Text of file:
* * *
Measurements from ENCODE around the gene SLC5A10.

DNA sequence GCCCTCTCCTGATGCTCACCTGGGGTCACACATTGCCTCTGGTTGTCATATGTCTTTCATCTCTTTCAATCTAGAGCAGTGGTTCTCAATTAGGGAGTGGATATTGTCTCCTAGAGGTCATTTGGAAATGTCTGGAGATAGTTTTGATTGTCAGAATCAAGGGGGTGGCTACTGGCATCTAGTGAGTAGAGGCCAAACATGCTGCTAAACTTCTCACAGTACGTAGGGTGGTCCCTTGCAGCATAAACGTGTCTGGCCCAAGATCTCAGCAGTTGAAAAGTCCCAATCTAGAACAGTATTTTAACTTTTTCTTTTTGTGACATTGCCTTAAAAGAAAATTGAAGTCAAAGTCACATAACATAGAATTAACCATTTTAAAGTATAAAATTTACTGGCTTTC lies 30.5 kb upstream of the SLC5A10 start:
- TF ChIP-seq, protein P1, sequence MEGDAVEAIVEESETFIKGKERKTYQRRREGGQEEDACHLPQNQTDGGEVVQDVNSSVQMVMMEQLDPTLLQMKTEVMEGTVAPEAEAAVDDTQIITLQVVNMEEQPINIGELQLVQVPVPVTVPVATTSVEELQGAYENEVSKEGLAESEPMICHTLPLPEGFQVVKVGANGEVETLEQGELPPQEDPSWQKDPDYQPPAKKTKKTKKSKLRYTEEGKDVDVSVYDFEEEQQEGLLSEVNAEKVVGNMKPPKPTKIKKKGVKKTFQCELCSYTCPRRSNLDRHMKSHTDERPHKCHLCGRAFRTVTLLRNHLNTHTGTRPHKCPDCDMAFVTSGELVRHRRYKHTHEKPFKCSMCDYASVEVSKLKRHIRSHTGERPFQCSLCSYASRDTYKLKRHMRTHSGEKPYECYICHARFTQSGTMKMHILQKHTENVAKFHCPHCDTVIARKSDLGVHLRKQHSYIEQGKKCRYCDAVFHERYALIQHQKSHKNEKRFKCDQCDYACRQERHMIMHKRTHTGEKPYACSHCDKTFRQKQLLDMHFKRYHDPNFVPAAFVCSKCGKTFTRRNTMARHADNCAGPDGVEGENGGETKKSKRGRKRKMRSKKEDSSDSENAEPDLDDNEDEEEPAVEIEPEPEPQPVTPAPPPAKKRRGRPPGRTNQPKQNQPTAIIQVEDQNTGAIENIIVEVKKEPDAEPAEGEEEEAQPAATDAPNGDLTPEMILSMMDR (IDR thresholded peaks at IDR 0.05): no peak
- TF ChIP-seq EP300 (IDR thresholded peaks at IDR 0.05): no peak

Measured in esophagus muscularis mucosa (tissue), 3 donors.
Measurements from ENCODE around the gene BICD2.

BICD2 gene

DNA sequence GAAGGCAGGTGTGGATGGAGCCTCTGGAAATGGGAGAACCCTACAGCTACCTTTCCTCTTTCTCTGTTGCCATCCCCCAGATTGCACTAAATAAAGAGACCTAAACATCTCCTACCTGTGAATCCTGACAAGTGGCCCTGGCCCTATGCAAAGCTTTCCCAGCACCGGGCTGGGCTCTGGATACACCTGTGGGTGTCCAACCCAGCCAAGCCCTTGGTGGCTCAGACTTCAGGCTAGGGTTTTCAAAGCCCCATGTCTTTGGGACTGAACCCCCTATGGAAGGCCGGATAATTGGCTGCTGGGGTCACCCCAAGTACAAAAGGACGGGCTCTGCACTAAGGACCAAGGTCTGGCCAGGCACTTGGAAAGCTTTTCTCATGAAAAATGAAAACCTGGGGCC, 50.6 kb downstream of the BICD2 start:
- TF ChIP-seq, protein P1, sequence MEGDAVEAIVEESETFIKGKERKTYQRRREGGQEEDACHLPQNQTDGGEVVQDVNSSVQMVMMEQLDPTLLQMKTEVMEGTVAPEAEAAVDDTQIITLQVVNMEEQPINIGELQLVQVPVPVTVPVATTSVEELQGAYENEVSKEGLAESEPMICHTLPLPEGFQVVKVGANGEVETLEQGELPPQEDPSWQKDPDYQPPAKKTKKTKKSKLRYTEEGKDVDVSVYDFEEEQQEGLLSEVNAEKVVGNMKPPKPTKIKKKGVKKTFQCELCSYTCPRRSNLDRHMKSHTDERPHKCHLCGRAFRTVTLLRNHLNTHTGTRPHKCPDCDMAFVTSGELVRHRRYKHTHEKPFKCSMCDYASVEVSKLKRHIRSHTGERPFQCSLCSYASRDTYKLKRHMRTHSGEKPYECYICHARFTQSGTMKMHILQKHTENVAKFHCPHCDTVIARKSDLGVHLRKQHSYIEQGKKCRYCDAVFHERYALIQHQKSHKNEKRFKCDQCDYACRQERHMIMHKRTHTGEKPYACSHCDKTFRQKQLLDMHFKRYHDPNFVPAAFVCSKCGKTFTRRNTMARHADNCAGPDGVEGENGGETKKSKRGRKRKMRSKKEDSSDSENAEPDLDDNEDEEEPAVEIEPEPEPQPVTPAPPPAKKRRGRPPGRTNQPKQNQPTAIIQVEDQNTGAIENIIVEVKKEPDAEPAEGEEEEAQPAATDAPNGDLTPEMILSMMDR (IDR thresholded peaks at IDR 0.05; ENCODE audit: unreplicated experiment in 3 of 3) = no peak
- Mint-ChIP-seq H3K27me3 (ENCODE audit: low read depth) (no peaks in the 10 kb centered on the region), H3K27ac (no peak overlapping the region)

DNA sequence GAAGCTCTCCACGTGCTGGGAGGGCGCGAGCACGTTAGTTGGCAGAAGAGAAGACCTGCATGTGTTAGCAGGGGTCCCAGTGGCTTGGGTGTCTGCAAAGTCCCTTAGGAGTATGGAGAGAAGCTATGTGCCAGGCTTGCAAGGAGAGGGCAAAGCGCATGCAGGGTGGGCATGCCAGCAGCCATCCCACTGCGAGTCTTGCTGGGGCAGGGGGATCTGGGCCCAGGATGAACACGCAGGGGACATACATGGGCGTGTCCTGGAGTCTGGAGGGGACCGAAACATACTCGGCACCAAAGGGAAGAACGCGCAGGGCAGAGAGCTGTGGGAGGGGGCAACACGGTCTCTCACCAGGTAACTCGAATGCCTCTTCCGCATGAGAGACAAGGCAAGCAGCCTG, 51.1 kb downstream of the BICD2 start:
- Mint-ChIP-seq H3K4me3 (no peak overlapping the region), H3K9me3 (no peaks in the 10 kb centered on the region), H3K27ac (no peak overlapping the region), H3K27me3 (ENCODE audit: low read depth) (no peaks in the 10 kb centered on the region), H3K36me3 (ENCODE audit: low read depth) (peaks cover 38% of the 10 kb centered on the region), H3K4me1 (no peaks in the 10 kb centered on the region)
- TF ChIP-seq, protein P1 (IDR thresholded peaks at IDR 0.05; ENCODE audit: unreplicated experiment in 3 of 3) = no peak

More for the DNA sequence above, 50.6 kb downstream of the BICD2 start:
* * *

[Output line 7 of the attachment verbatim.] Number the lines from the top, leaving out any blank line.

BICD2 gene